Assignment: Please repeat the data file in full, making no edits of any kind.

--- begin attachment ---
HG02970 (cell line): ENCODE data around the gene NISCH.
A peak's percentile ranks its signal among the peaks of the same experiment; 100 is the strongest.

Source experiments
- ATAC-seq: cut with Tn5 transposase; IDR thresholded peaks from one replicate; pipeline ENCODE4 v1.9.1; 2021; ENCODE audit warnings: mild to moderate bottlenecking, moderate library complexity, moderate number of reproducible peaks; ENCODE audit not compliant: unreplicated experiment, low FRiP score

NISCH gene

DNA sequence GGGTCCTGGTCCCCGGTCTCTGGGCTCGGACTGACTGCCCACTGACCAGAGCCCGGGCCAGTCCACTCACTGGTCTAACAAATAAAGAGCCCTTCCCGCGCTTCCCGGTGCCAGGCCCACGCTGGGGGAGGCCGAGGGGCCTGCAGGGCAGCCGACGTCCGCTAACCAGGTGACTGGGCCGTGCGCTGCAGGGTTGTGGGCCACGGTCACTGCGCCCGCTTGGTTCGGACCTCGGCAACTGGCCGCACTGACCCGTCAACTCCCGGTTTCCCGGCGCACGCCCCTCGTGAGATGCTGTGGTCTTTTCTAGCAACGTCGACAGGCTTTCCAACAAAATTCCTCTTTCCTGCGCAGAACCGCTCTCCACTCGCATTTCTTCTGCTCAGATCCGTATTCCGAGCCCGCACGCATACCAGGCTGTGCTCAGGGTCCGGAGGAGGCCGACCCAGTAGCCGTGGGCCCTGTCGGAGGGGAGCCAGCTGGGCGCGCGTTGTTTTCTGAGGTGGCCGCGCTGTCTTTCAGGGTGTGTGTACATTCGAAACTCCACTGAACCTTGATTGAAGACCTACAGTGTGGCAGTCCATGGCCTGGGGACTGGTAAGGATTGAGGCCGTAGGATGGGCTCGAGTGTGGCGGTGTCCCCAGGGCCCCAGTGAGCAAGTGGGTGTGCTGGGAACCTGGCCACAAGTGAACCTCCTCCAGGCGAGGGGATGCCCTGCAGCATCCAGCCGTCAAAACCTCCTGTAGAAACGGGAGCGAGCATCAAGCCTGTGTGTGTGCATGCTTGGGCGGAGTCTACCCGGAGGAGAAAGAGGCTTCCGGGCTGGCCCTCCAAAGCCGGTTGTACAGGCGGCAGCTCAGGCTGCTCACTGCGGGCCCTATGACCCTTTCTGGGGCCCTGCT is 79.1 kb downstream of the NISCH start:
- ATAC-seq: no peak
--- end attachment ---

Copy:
HG02970 (cell line): ENCODE data around the gene NISCH.
A peak's percentile ranks its signal among the peaks of the same experiment; 100 is the strongest.

Source experiments
- ATAC-seq: cut with Tn5 transposase; IDR thresholded peaks from one replicate; pipeline ENCODE4 v1.9.1; 2021; ENCODE audit warnings: mild to moderate bottlenecking, moderate library complexity, moderate number of reproducible peaks; ENCODE audit not compliant: unreplicated experiment, low FRiP score

NISCH gene

DNA sequence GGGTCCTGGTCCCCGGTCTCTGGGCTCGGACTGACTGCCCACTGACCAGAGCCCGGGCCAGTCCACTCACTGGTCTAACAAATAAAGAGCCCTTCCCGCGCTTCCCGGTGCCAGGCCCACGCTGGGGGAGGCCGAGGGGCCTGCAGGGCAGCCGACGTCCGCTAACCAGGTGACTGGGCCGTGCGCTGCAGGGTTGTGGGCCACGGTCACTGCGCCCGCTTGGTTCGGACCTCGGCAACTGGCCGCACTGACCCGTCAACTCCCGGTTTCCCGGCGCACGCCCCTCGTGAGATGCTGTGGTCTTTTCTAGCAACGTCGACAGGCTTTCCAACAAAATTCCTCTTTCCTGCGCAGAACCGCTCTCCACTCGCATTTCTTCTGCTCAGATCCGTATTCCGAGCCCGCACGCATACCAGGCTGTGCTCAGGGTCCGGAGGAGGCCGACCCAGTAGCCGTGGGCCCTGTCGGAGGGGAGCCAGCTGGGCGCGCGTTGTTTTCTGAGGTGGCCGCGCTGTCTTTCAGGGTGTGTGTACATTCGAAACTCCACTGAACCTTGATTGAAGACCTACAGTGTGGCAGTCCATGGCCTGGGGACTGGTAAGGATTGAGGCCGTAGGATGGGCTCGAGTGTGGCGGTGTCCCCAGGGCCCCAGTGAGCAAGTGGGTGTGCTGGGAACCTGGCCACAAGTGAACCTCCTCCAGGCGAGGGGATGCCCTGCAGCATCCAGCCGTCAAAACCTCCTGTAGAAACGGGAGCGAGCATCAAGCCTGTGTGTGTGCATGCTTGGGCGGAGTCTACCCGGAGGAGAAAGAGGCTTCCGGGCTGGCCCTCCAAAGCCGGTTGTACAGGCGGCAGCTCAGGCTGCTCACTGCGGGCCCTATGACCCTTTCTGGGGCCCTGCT is 79.1 kb downstream of the NISCH start:
- ATAC-seq: no peak